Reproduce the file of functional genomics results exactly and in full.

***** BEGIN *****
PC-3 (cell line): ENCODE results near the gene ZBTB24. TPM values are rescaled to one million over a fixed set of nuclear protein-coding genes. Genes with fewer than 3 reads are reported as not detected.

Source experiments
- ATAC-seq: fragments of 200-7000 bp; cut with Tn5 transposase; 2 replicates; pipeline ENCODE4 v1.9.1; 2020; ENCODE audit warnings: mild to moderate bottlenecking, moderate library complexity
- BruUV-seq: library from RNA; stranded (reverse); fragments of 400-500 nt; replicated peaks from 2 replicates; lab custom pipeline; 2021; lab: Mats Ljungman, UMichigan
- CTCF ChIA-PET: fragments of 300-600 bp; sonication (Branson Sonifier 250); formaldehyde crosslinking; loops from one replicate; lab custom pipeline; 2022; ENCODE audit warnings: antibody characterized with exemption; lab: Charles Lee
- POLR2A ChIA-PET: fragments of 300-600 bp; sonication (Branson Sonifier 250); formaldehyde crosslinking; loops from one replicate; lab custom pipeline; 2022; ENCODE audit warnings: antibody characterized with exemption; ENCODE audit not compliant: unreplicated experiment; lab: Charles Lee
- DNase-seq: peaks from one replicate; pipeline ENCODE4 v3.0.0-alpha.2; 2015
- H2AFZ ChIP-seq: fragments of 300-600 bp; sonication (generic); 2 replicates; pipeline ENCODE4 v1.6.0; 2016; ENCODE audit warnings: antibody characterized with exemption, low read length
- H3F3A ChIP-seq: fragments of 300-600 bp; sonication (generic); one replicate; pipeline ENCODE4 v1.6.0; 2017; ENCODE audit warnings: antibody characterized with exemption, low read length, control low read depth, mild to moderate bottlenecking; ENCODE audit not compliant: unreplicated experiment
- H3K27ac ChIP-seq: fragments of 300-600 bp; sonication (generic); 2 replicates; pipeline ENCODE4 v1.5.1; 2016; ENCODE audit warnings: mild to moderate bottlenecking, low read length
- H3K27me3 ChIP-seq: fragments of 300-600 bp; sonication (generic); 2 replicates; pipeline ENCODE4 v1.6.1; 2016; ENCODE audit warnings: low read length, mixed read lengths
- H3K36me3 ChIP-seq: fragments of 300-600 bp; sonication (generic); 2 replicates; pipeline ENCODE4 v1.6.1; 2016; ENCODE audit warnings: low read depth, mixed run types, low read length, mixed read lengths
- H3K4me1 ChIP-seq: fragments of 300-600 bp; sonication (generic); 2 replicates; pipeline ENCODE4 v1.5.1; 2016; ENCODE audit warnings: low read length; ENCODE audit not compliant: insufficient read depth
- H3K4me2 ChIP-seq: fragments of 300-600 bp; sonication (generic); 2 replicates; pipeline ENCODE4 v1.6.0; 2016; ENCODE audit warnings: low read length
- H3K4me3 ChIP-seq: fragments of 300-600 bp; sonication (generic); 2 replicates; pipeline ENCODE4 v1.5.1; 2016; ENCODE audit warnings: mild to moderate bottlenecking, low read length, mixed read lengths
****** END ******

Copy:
PC-3 (cell line): ENCODE results near the gene ZBTB24. TPM values are rescaled to one million over a fixed set of nuclear protein-coding genes. Genes with fewer than 3 reads are reported as not detected.

Source experiments
- ATAC-seq: fragments of 200-7000 bp; cut with Tn5 transposase; 2 replicates; pipeline ENCODE4 v1.9.1; 2020; ENCODE audit warnings: mild to moderate bottlenecking, moderate library complexity
- BruUV-seq: library from RNA; stranded (reverse); fragments of 400-500 nt; replicated peaks from 2 replicates; lab custom pipeline; 2021; lab: Mats Ljungman, UMichigan
- CTCF ChIA-PET: fragments of 300-600 bp; sonication (Branson Sonifier 250); formaldehyde crosslinking; loops from one replicate; lab custom pipeline; 2022; ENCODE audit warnings: antibody characterized with exemption; lab: Charles Lee
- POLR2A ChIA-PET: fragments of 300-600 bp; sonication (Branson Sonifier 250); formaldehyde crosslinking; loops from one replicate; lab custom pipeline; 2022; ENCODE audit warnings: antibody characterized with exemption; ENCODE audit not compliant: unreplicated experiment; lab: Charles Lee
- DNase-seq: peaks from one replicate; pipeline ENCODE4 v3.0.0-alpha.2; 2015
- H2AFZ ChIP-seq: fragments of 300-600 bp; sonication (generic); 2 replicates; pipeline ENCODE4 v1.6.0; 2016; ENCODE audit warnings: antibody characterized with exemption, low read length
- H3F3A ChIP-seq: fragments of 300-600 bp; sonication (generic); one replicate; pipeline ENCODE4 v1.6.0; 2017; ENCODE audit warnings: antibody characterized with exemption, low read length, control low read depth, mild to moderate bottlenecking; ENCODE audit not compliant: unreplicated experiment
- H3K27ac ChIP-seq: fragments of 300-600 bp; sonication (generic); 2 replicates; pipeline ENCODE4 v1.5.1; 2016; ENCODE audit warnings: mild to moderate bottlenecking, low read length
- H3K27me3 ChIP-seq: fragments of 300-600 bp; sonication (generic); 2 replicates; pipeline ENCODE4 v1.6.1; 2016; ENCODE audit warnings: low read length, mixed read lengths
- H3K36me3 ChIP-seq: fragments of 300-600 bp; sonication (generic); 2 replicates; pipeline ENCODE4 v1.6.1; 2016; ENCODE audit warnings: low read depth, mixed run types, low read length, mixed read lengths
- H3K4me1 ChIP-seq: fragments of 300-600 bp; sonication (generic); 2 replicates; pipeline ENCODE4 v1.5.1; 2016; ENCODE audit warnings: low read length; ENCODE audit not compliant: insufficient read depth
- H3K4me2 ChIP-seq: fragments of 300-600 bp; sonication (generic); 2 replicates; pipeline ENCODE4 v1.6.0; 2016; ENCODE audit warnings: low read length
- H3K4me3 ChIP-seq: fragments of 300-600 bp; sonication (generic); 2 replicates; pipeline ENCODE4 v1.5.1; 2016; ENCODE audit warnings: mild to moderate bottlenecking, low read length, mixed read lengths